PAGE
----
Only two weeks (…ish) late. That’s not bad, right? I thought about just letting it go, being a little baby 5k, and kind of anticlimactic after the NYC Half (which I’m still dancing around all excited about. Is there a limit on how long I can get away with that?). However, it was a good little race for me, so I think it deserves its moment in the spotlight.
Plus, it’s far more interesting than my workouts this past week (Friday: 3000 yrd swim; Saturday: 60 minutes yoga), or the fact that I’m sick and living on crackers, grapes, and tea. Especially since only the tea is out of the ordinary.
In general, I don’t love 5ks. I look at them and see SUCH a short distance that it hardly seems worth it (which isn’t remotely valid, but there you are). And then I start running and remember that running fast (SO relative) is HARD. I don’t usually plan on racing 5ks when I sign up for them; they tend to end up being training runs with 2-3 miles tacked on at the beginning and end, so I really don’t have a great idea of what my 5k time actually is.
I mostly signed up for the St. Pat’s 5k because, being a week before St. Patrick’s Day, I thought this would allow me to celebrate St. Patrick’s Week and the race didn’t start until 11:15, so I could still sleep in. Score. On race morning, feeling festive and all, I got decked out in green, shamrocks, my Dublin finisher’s shirt, and even my old, 8th grade, bottle green gym skirt. And to think I couldn’t see the point in a gym skirt when I was 13. Little did I know…
The race itself is part of a three race series, The Tour de Patrick, that takes place in the RI/MA area with each race happening right before the individual towns’ St. Patrick’s Day Parades, making full use of the people getting ready to watch the parade as course-side support. I got to the race early enough, and had no problem getting my bib and shirt. There was enough parking close to the start that I could walk back to the car (with my family dutifully following along), drop off my shirt, and still have time to listen to the band and check out the various costumes before pushing politely making my way through the hordes of people at the start.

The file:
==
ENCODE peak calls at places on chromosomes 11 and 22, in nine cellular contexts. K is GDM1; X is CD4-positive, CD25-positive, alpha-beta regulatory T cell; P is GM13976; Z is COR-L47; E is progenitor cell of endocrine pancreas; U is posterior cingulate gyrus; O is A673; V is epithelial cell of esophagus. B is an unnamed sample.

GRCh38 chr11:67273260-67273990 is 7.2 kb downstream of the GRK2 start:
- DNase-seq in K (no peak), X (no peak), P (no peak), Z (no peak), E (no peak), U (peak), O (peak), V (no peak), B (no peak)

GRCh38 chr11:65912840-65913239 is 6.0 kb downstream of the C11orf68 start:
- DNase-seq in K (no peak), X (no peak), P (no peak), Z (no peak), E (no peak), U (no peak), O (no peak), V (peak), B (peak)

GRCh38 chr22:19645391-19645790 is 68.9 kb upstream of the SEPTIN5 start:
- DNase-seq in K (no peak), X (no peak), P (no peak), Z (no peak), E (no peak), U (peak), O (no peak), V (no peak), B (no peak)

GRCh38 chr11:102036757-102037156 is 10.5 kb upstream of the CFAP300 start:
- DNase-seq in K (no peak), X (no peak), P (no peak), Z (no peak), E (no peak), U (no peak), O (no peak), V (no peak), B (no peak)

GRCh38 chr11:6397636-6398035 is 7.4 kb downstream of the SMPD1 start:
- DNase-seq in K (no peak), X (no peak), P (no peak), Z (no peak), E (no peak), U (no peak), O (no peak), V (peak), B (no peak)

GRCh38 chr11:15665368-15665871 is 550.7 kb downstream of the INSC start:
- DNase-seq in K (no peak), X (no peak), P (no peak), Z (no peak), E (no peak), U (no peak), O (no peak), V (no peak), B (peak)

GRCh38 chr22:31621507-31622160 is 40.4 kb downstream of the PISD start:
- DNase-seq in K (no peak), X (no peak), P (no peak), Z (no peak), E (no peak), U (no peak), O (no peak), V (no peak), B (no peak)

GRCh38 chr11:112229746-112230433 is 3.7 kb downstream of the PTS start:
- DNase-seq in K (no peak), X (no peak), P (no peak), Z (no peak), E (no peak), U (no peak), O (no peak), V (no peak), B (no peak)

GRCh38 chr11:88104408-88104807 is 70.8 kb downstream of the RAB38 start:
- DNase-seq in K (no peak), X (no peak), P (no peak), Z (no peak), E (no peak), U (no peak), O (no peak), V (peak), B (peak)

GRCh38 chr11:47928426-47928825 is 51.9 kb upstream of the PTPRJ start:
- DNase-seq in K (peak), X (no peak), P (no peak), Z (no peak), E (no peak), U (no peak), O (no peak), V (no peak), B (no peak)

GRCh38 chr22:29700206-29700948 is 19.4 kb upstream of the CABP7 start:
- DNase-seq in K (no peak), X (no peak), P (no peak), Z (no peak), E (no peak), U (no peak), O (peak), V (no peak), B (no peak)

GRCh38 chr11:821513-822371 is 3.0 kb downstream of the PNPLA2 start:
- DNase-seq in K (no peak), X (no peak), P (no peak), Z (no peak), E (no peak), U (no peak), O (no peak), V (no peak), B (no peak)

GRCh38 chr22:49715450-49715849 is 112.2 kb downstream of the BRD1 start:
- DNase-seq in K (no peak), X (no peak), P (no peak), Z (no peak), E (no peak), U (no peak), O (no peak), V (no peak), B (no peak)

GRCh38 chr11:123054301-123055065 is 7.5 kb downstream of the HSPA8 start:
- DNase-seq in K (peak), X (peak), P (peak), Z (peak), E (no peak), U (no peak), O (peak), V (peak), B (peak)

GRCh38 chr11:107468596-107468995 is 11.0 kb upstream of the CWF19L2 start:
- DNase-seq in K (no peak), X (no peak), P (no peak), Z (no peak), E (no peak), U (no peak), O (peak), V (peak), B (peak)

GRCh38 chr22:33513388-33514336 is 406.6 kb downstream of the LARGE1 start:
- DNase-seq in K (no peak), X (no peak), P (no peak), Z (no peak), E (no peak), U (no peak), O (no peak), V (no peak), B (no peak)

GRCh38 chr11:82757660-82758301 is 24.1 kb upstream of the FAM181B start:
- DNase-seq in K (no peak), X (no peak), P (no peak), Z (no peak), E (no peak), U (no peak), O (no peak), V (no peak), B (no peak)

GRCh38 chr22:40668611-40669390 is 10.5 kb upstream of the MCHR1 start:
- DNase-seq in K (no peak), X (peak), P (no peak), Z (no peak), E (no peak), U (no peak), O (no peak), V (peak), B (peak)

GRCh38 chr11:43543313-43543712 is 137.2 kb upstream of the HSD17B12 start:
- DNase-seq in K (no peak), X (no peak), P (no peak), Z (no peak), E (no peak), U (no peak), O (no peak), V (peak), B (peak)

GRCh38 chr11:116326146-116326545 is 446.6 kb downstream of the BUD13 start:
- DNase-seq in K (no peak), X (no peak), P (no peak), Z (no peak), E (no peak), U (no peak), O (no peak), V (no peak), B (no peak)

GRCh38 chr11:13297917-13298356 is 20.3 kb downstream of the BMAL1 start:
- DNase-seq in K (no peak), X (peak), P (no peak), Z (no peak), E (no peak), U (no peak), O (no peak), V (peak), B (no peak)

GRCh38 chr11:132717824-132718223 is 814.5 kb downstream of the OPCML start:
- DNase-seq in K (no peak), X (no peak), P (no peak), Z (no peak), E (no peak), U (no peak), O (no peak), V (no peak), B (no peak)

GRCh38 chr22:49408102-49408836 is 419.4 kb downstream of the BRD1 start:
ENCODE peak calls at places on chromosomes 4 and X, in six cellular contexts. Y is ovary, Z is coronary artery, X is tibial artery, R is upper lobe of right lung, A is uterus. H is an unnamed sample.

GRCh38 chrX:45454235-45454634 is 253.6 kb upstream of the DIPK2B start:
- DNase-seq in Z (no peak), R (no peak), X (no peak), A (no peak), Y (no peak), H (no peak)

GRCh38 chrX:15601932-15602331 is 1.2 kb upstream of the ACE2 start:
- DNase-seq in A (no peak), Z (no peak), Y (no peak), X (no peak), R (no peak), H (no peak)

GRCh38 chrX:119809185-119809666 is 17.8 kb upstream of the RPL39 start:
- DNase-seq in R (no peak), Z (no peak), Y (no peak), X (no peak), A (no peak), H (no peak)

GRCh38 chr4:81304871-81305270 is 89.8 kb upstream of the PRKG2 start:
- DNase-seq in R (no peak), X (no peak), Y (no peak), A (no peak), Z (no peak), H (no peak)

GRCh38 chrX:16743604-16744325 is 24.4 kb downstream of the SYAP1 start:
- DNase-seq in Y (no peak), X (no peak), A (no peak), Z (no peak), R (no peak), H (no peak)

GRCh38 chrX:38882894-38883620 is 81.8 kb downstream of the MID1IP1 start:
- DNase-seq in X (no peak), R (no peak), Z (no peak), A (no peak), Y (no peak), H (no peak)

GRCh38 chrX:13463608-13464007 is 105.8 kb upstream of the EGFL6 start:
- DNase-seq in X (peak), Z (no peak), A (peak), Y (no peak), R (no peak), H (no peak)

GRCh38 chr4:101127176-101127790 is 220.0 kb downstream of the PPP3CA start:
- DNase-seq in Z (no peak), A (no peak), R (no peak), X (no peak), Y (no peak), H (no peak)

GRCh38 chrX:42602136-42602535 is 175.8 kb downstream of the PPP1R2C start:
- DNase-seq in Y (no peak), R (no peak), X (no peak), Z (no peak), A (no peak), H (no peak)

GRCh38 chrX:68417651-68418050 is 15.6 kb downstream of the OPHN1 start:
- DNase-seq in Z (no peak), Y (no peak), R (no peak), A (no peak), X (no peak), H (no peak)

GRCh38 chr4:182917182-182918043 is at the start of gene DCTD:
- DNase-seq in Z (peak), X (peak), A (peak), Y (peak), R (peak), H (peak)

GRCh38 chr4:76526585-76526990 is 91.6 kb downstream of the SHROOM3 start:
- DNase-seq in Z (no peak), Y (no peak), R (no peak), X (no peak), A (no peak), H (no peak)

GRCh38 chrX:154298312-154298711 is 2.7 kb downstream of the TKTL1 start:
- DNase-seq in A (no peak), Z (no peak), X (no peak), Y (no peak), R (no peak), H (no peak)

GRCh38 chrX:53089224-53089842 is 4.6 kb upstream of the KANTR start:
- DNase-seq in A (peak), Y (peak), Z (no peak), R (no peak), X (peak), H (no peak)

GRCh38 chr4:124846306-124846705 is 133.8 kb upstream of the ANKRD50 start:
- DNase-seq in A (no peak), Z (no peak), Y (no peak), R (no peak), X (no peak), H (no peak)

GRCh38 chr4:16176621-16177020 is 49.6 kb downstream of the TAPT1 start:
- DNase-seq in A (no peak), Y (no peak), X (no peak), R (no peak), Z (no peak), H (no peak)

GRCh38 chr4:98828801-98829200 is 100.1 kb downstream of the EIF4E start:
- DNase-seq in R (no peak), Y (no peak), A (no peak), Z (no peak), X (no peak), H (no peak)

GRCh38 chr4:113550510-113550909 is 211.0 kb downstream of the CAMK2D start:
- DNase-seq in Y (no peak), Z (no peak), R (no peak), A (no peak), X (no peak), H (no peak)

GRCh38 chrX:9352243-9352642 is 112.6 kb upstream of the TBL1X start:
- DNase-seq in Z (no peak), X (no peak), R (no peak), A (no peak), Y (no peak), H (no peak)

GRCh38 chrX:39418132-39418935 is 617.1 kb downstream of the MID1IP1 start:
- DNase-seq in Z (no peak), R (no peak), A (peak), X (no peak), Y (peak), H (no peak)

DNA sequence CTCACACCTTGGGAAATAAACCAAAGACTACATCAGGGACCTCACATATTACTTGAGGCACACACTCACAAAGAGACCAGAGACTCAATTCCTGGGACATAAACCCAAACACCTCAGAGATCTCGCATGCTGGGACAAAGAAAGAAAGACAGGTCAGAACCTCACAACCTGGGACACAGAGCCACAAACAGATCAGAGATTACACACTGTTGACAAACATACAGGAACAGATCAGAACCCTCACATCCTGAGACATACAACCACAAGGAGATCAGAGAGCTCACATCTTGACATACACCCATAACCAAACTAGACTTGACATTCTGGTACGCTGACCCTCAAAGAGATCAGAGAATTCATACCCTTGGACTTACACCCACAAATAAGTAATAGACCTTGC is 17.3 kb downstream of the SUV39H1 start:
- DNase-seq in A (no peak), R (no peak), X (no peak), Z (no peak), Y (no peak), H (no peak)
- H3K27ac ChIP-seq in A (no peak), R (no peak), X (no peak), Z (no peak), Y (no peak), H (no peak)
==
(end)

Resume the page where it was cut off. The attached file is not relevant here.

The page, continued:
I wasn’t exactly sure what my “strategy” was going to be. This was the week when I felt sort of injured, and really tired, and was single mindedly obsessed with New York, and since I have no concept of what makes a good 5k strategy anyway, I was at a total loss. So I decided to try and keep a pace slightly faster than my half goal pace, and go from there.
Standing in the start chute, I actually got kind of excited. Dropkick Murphys blasted over the speakers, which is excellent pump up music, being a Boston sports fan and all, and then the gun went off! We started on a slight uphill, but quickly crested it and got to fly down the other side. People were on the parade route, at least two little girls called out that they liked my skirt, and I was feeling good.
So good, in fact, that my first mile clocked in at 6:59. Way back in high school, I did a single semester of track, during which I ran the mile and the two mile. I only broke 7 minutes in the mile once, and I spent the rest of the day feeling like I was going to throw up. And here I was cruising in at sub-7 for the first mile of a 5k! Not sure exactly what to do with that, but there you are. I was pretty happy!
Mile 2 was hillier (as in: gradual uphill, gradual downhill, slightly more noticeable uphill. Providence is hardly mountainous.) and my pace slowed WAY down: 7:46. Umm, yikes. Although still at half goal pace, so there’s that? I think I didn’t quite remember that this was a shorter race, and so pulled myself way back, in the name of not going out to fast, before I remembered that I did not, in fact, have another 11 miles waiting for me.
So in Mile 3 I picked it up again. Nothing as crazy as Mile 1, but I came in at around 7:20. The last .1 I let loose and sprinted – it didn’t hurt that it was down a hill – and it felt WONDERFUL. I know I said that I rekindled my love of running in NYC, but I got a hint of that run happy feeling in Providence and I definitely think having that taste of it helped me in my half. Despite my all over the place pacing, I finished with an average pace of around 7:20 and a new PR of 22:49.
At the finish, I found my family, checked out some more costumes, and then took off. I was too cold to stay for the parade (continuing my streak of horrible Rhode Islander, since I didn’t even know there WAS a parade until this year), so instead we got some coffee, and made our way back home.
I’m glad I decided to do this race, and I’m especially glad I went in just trying to get a sense of what actually running a 5k feels like. I know my time wasn’t fast by any means, but according to McMillan – my new best friend since he suggested that a BQ was not completely out of reach – it’s right where I’m expected to be. While I’d love to get faster, I think in terms of 5ks, I should work on more even pacing first, and then see if I can relive the high school glory days of 7 minute miles throughout.
In other news, this zero week has been good for me. As mentioned, I’m still riding the high of NYC, and I’m letting my body just crash and enjoy it (minus the being sick part, but whatever). By Thursday, I was definitely spending a ton of time cruising different race websites looking for the Next Big Thing (NBT) and getting excited for all the possibilities, and this is exactly how I want to be feeling!
This week I’ll start to ease my way back into things: hopefully get to cut back on the tea, get my voice back, and see if I can pin down some solid options for the NBT. Preferably one that lets me see just how accurate those McMillan numbers are… In the past month, I’ve conquered PRs and hills, and I’m starting to feel like I can do anything. And I can’t wait to put that to the test.